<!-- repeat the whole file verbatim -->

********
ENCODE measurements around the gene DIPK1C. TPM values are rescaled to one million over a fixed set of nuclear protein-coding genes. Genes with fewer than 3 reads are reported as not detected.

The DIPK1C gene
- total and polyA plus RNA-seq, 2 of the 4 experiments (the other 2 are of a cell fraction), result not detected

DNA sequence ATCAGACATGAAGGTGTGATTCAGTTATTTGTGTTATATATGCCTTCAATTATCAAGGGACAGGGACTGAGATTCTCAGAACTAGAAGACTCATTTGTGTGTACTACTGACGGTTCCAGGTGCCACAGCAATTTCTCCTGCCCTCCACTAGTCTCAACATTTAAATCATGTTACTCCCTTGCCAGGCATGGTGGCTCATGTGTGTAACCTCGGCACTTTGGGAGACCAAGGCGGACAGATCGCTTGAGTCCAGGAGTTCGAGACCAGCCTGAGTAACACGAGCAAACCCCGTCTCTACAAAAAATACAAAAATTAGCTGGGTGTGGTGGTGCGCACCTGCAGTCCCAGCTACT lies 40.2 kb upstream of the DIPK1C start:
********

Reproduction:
ENCODE measurements around the gene DIPK1C. TPM values are rescaled to one million over a fixed set of nuclear protein-coding genes. Genes with fewer than 3 reads are reported as not detected.

The DIPK1C gene
- total and polyA plus RNA-seq, 2 of the 4 experiments (the other 2 are of a cell fraction), result not detected

DNA sequence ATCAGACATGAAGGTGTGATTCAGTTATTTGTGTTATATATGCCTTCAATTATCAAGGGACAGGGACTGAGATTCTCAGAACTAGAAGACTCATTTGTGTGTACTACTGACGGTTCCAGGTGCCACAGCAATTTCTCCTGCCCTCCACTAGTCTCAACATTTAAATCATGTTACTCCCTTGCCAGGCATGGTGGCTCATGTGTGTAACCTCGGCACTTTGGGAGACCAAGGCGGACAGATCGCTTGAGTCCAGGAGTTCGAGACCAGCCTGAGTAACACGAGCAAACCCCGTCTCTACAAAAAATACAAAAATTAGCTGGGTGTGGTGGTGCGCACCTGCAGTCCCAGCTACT lies 40.2 kb upstream of the DIPK1C start: